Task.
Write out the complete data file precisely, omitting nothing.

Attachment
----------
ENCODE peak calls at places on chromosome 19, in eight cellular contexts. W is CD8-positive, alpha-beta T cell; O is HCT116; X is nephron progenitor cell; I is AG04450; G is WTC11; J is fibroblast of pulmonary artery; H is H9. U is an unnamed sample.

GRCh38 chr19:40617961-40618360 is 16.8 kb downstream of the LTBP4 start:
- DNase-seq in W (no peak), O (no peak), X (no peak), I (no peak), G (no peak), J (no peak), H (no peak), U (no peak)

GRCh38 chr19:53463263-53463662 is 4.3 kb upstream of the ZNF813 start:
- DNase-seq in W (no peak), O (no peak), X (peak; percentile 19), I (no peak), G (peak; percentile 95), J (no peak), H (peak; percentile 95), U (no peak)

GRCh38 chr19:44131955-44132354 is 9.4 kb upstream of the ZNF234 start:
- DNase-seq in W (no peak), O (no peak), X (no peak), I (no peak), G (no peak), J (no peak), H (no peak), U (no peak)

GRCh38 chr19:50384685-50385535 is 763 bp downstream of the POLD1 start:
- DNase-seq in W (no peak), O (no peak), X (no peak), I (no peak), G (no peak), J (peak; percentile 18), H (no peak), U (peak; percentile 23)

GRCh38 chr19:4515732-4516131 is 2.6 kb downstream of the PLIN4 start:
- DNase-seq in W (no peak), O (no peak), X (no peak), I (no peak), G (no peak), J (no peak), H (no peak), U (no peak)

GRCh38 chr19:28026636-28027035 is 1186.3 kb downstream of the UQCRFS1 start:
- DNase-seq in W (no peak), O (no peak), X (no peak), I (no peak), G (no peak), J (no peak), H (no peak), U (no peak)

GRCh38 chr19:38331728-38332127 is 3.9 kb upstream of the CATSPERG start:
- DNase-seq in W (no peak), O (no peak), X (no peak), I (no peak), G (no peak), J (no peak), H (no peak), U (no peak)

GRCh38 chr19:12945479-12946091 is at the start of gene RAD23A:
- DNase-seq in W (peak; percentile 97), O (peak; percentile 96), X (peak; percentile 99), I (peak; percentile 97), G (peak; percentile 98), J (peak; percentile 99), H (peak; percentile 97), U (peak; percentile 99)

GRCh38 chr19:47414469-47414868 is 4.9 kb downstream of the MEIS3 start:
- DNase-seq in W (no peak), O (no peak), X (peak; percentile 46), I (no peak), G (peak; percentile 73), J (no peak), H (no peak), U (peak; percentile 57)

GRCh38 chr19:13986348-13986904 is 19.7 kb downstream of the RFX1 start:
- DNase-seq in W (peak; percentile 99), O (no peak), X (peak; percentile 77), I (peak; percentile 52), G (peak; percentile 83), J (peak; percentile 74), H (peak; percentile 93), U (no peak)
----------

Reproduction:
ENCODE peak calls at places on chromosome 19, in eight cellular contexts. W is CD8-positive, alpha-beta T cell; O is HCT116; X is nephron progenitor cell; I is AG04450; G is WTC11; J is fibroblast of pulmonary artery; H is H9. U is an unnamed sample.

GRCh38 chr19:40617961-40618360 is 16.8 kb downstream of the LTBP4 start:
- DNase-seq in W (no peak), O (no peak), X (no peak), I (no peak), G (no peak), J (no peak), H (no peak), U (no peak)

GRCh38 chr19:53463263-53463662 is 4.3 kb upstream of the ZNF813 start:
- DNase-seq in W (no peak), O (no peak), X (peak; percentile 19), I (no peak), G (peak; percentile 95), J (no peak), H (peak; percentile 95), U (no peak)

GRCh38 chr19:44131955-44132354 is 9.4 kb upstream of the ZNF234 start:
- DNase-seq in W (no peak), O (no peak), X (no peak), I (no peak), G (no peak), J (no peak), H (no peak), U (no peak)

GRCh38 chr19:50384685-50385535 is 763 bp downstream of the POLD1 start:
- DNase-seq in W (no peak), O (no peak), X (no peak), I (no peak), G (no peak), J (peak; percentile 18), H (no peak), U (peak; percentile 23)

GRCh38 chr19:4515732-4516131 is 2.6 kb downstream of the PLIN4 start:
- DNase-seq in W (no peak), O (no peak), X (no peak), I (no peak), G (no peak), J (no peak), H (no peak), U (no peak)

GRCh38 chr19:28026636-28027035 is 1186.3 kb downstream of the UQCRFS1 start:
- DNase-seq in W (no peak), O (no peak), X (no peak), I (no peak), G (no peak), J (no peak), H (no peak), U (no peak)

GRCh38 chr19:38331728-38332127 is 3.9 kb upstream of the CATSPERG start:
- DNase-seq in W (no peak), O (no peak), X (no peak), I (no peak), G (no peak), J (no peak), H (no peak), U (no peak)

GRCh38 chr19:12945479-12946091 is at the start of gene RAD23A:
- DNase-seq in W (peak; percentile 97), O (peak; percentile 96), X (peak; percentile 99), I (peak; percentile 97), G (peak; percentile 98), J (peak; percentile 99), H (peak; percentile 97), U (peak; percentile 99)

GRCh38 chr19:47414469-47414868 is 4.9 kb downstream of the MEIS3 start:
- DNase-seq in W (no peak), O (no peak), X (peak; percentile 46), I (no peak), G (peak; percentile 73), J (no peak), H (no peak), U (peak; percentile 57)

GRCh38 chr19:13986348-13986904 is 19.7 kb downstream of the RFX1 start:
- DNase-seq in W (peak; percentile 99), O (no peak), X (peak; percentile 77), I (peak; percentile 52), G (peak; percentile 83), J (peak; percentile 74), H (peak; percentile 93), U (no peak)